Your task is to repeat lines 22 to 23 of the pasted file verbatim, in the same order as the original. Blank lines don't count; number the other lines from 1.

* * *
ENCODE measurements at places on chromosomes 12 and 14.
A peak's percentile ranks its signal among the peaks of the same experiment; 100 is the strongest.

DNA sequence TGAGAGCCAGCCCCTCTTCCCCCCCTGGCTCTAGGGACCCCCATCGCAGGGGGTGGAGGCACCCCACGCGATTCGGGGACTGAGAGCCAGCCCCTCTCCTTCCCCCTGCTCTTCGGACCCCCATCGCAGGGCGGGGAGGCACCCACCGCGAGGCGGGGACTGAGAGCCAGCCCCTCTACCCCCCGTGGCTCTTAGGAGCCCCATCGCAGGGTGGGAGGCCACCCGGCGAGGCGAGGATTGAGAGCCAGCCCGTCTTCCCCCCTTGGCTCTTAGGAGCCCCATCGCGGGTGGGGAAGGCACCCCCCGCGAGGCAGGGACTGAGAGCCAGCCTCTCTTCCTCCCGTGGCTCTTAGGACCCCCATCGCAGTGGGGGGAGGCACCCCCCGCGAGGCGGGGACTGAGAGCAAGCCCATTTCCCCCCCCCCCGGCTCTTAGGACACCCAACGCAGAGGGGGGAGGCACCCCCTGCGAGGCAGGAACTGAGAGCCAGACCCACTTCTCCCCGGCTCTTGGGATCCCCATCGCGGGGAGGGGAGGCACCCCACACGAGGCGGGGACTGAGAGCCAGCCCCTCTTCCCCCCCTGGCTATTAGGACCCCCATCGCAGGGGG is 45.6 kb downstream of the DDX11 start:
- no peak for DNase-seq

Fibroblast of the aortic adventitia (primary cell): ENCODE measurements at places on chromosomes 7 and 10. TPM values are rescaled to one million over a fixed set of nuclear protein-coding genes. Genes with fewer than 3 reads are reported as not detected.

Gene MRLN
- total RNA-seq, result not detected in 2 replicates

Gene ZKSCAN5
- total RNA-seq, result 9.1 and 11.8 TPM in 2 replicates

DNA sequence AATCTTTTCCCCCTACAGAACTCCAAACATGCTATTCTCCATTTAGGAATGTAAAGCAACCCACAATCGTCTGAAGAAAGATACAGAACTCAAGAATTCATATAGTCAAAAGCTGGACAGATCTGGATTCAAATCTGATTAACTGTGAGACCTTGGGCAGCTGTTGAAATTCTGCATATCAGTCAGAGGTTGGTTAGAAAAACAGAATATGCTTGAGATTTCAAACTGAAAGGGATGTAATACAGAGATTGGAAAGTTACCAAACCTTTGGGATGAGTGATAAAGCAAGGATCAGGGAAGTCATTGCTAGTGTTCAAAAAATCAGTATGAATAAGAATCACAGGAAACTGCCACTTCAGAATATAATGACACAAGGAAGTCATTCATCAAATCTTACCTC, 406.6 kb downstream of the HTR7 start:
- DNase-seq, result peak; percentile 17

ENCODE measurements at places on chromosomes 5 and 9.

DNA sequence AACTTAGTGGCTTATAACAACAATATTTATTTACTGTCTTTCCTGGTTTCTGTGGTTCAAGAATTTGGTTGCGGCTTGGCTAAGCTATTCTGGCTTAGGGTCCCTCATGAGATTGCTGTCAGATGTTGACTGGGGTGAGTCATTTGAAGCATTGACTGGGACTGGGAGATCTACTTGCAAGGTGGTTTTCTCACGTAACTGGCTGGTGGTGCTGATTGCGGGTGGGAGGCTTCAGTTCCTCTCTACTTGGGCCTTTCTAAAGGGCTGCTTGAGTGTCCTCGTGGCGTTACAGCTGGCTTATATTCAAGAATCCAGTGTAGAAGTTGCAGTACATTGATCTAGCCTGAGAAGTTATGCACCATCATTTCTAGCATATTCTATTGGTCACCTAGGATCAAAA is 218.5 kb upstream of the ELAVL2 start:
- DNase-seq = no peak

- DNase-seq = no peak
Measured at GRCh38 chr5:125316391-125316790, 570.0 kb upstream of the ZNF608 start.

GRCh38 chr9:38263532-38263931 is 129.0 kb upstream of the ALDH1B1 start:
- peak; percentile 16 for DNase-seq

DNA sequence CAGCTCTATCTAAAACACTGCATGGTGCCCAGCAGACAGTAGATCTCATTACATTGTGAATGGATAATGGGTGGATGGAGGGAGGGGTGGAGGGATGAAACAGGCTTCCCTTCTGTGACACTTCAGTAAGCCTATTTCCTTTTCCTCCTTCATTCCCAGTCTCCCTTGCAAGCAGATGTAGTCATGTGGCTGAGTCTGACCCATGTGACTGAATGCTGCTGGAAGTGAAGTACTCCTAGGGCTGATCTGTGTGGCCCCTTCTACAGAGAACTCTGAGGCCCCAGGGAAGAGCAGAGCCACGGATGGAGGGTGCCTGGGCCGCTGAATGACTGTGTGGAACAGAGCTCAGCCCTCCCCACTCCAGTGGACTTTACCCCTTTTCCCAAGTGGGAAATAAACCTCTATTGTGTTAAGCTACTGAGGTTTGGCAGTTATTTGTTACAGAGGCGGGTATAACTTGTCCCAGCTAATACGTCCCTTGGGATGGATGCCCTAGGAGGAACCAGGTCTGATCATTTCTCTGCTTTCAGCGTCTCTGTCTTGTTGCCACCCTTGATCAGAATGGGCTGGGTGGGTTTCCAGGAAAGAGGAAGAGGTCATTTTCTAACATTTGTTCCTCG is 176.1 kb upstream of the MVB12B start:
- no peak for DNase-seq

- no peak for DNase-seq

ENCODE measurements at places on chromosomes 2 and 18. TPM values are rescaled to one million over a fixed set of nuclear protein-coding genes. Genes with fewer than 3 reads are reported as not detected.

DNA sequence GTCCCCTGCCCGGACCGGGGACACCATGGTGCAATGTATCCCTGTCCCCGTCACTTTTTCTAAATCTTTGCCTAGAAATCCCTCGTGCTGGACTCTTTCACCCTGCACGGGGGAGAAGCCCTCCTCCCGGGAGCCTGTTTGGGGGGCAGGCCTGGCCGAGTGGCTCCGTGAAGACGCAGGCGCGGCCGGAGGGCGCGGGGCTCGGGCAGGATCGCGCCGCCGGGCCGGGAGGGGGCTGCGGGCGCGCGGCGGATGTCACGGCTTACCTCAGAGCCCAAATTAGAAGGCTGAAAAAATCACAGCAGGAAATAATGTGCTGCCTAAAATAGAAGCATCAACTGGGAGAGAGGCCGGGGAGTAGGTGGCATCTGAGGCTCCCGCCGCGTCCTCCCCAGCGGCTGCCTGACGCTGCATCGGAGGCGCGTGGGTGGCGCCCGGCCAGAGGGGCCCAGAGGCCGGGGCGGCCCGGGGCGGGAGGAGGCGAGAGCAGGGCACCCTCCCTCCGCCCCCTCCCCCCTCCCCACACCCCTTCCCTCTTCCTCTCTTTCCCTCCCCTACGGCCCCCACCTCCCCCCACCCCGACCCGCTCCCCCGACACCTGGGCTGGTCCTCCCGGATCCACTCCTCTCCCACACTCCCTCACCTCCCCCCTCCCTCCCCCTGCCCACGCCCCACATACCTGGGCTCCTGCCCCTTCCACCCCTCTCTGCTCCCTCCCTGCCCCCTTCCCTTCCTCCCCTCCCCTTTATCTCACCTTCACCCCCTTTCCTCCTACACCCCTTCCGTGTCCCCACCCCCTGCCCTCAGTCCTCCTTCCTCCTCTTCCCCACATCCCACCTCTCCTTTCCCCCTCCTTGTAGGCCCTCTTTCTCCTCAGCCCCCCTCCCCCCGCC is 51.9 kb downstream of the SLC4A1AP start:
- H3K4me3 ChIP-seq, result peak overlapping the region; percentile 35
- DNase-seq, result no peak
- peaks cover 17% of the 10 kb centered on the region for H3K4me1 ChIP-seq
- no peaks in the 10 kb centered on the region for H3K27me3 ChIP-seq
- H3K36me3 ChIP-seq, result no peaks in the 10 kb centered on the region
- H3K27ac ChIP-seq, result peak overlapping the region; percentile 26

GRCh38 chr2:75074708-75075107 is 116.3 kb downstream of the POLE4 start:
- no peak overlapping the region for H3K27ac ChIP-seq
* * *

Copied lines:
ENCODE measurements at places on chromosomes 2 and 18. TPM values are rescaled to one million over a fixed set of nuclear protein-coding genes. Genes with fewer than 3 reads are reported as not detected.

DNA sequence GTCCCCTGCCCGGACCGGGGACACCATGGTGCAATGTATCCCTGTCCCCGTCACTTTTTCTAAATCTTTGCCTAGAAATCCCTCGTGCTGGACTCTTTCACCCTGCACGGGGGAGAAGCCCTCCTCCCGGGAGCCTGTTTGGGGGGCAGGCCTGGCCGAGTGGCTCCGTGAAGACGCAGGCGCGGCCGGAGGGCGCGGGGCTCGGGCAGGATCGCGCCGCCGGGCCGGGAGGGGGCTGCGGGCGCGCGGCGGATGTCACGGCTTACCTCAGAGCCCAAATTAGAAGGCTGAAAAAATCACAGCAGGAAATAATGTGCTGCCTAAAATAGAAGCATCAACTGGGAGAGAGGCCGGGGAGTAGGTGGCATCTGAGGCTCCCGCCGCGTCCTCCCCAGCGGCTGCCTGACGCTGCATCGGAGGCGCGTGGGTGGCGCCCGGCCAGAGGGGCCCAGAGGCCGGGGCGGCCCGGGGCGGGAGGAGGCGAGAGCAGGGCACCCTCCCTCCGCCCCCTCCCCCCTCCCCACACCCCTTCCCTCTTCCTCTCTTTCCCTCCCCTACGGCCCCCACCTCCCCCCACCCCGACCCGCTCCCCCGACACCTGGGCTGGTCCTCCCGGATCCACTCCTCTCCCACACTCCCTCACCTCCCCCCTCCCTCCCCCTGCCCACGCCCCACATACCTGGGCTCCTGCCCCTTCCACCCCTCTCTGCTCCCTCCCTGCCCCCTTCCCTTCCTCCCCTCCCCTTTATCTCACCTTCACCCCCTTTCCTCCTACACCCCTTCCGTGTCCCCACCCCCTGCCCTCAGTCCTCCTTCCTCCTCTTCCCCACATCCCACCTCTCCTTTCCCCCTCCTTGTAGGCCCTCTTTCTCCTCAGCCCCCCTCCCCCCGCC is 51.9 kb downstream of the SLC4A1AP start: